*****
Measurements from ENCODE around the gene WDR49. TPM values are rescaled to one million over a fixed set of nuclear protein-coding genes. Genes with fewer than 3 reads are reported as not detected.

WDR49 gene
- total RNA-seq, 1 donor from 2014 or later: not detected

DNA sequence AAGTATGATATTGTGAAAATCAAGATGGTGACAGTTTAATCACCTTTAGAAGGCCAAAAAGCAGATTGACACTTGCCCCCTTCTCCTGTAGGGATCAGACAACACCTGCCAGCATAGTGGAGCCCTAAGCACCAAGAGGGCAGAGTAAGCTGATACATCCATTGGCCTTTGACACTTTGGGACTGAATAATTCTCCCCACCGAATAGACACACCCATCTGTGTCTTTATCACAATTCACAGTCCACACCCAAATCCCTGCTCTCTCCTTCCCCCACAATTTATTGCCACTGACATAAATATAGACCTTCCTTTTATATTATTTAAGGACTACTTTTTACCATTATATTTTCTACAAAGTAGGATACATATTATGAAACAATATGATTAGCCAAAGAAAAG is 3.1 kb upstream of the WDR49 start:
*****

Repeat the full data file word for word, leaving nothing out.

Measurements from ENCODE around the gene WDR49. TPM values are rescaled to one million over a fixed set of nuclear protein-coding genes. Genes with fewer than 3 reads are reported as not detected.

WDR49 gene
- total RNA-seq, 1 donor from 2014 or later: not detected

DNA sequence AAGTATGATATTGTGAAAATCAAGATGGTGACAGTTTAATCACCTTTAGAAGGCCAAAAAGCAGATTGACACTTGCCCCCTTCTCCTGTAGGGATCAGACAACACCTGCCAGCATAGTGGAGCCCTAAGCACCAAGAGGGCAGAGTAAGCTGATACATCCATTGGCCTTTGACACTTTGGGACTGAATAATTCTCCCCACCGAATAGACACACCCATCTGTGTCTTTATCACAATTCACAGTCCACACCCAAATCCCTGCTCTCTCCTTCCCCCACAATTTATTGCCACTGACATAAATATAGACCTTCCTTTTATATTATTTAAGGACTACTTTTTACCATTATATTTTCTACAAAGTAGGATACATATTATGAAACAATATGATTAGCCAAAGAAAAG is 3.1 kb upstream of the WDR49 start: